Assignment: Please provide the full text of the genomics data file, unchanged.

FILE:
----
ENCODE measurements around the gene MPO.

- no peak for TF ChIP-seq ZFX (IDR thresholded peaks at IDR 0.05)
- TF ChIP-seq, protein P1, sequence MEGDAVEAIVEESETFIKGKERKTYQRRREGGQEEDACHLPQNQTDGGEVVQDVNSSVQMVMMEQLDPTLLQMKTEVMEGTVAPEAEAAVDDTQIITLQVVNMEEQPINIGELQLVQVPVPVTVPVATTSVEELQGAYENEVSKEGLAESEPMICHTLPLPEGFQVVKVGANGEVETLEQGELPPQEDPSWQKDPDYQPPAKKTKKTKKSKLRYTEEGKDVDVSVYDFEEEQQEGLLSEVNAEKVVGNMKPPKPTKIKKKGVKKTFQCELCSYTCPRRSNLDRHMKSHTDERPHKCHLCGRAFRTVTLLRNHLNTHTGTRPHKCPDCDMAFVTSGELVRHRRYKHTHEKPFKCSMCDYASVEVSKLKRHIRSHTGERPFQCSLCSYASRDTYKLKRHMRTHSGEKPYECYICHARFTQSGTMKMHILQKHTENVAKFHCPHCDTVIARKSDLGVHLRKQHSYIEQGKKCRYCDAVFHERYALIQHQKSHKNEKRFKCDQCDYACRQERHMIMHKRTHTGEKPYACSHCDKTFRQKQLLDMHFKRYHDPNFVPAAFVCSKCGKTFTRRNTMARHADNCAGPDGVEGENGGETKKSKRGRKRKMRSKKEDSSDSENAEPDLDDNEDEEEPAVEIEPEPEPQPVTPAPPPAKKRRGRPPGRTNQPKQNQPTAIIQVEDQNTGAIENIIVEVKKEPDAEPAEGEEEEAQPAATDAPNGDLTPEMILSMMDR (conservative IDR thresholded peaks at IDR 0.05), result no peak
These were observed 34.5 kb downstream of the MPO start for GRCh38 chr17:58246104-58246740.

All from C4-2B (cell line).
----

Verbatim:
ENCODE measurements around the gene MPO.

- no peak for TF ChIP-seq ZFX (IDR thresholded peaks at IDR 0.05)
- TF ChIP-seq, protein P1, sequence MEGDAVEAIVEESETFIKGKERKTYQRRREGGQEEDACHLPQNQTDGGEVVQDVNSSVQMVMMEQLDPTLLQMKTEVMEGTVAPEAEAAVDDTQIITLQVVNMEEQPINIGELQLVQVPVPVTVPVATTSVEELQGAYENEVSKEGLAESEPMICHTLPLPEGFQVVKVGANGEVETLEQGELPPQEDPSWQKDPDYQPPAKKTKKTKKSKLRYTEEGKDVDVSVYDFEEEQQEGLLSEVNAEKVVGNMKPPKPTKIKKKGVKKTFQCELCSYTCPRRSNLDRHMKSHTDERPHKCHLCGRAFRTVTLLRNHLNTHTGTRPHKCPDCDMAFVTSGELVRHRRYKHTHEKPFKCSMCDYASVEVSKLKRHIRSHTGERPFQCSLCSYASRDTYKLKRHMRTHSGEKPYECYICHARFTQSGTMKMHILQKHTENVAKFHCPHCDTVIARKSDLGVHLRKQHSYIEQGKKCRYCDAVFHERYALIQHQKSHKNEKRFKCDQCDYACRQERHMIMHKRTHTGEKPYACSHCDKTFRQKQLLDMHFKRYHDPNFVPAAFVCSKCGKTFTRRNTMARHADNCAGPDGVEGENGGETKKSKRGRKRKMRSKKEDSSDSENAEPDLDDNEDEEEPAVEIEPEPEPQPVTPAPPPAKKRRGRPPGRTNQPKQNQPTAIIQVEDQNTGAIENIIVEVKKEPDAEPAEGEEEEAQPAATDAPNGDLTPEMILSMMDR (conservative IDR thresholded peaks at IDR 0.05), result no peak
These were observed 34.5 kb downstream of the MPO start for GRCh38 chr17:58246104-58246740.

All from C4-2B (cell line).